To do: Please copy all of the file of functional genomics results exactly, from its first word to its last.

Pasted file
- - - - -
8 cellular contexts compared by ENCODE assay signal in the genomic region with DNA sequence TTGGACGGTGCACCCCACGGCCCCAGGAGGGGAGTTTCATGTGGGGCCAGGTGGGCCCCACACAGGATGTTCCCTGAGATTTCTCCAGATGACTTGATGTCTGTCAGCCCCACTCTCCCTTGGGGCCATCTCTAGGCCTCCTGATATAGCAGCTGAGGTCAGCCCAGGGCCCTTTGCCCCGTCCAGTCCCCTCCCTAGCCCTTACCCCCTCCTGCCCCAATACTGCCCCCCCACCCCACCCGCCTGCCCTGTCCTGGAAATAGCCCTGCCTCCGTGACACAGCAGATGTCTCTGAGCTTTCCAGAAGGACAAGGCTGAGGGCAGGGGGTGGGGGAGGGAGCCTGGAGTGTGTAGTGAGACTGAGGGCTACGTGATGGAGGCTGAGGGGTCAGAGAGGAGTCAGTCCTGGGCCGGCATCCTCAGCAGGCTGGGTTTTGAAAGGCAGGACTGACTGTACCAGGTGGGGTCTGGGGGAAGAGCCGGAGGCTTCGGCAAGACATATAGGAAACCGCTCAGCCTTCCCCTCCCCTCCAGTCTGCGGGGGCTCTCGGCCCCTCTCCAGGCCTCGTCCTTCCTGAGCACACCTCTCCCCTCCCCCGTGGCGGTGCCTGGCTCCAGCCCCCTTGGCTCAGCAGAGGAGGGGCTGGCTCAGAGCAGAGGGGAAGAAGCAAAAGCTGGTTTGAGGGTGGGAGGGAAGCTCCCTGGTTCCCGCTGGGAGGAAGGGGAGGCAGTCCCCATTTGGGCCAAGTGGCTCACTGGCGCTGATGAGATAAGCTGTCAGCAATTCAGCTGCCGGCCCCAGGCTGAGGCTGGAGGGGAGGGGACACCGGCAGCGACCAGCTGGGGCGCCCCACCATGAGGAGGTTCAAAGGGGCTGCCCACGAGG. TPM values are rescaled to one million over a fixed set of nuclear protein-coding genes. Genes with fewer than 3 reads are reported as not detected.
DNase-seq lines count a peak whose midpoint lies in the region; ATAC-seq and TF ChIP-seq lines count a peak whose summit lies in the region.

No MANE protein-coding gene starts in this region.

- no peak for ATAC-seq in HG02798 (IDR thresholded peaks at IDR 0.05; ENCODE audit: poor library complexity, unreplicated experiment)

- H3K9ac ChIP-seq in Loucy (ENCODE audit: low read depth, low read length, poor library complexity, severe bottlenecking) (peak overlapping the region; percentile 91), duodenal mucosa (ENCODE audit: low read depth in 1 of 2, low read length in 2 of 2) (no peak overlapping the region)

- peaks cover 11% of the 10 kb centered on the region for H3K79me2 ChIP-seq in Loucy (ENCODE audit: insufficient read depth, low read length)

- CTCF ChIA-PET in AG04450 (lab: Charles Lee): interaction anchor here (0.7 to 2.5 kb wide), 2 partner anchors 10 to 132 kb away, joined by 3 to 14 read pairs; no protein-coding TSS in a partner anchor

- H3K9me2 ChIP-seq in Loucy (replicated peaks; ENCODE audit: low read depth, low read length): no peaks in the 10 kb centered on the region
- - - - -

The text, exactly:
8 cellular contexts compared by ENCODE assay signal in the genomic region with DNA sequence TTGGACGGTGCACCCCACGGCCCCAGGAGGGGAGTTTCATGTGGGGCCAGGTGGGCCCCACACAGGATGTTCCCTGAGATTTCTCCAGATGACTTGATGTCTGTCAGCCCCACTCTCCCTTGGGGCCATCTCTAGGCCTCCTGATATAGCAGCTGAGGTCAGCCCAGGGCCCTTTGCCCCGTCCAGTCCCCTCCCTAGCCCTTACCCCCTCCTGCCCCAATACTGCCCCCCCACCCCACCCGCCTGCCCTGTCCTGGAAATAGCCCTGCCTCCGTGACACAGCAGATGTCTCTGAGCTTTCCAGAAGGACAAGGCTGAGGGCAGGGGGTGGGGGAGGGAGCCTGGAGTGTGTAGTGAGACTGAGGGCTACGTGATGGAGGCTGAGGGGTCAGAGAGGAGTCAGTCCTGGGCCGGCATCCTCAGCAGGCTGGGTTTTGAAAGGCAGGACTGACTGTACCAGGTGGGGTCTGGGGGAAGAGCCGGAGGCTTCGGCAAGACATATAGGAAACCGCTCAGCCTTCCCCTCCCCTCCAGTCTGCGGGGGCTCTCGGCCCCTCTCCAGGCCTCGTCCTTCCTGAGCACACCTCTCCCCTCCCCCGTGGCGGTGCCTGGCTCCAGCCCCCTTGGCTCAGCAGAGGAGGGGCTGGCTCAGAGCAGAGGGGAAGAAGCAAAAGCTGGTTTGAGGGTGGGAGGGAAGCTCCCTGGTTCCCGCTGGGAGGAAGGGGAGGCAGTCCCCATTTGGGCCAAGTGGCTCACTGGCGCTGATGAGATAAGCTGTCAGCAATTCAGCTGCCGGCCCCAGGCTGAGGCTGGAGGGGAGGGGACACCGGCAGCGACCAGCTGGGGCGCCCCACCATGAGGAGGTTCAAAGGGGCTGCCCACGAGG. TPM values are rescaled to one million over a fixed set of nuclear protein-coding genes. Genes with fewer than 3 reads are reported as not detected.
DNase-seq lines count a peak whose midpoint lies in the region; ATAC-seq and TF ChIP-seq lines count a peak whose summit lies in the region.

No MANE protein-coding gene starts in this region.

- no peak for ATAC-seq in HG02798 (IDR thresholded peaks at IDR 0.05; ENCODE audit: poor library complexity, unreplicated experiment)

- H3K9ac ChIP-seq in Loucy (ENCODE audit: low read depth, low read length, poor library complexity, severe bottlenecking) (peak overlapping the region; percentile 91), duodenal mucosa (ENCODE audit: low read depth in 1 of 2, low read length in 2 of 2) (no peak overlapping the region)

- peaks cover 11% of the 10 kb centered on the region for H3K79me2 ChIP-seq in Loucy (ENCODE audit: insufficient read depth, low read length)

- CTCF ChIA-PET in AG04450 (lab: Charles Lee): interaction anchor here (0.7 to 2.5 kb wide), 2 partner anchors 10 to 132 kb away, joined by 3 to 14 read pairs; no protein-coding TSS in a partner anchor

- H3K9me2 ChIP-seq in Loucy (replicated peaks; ENCODE audit: low read depth, low read length): no peaks in the 10 kb centered on the region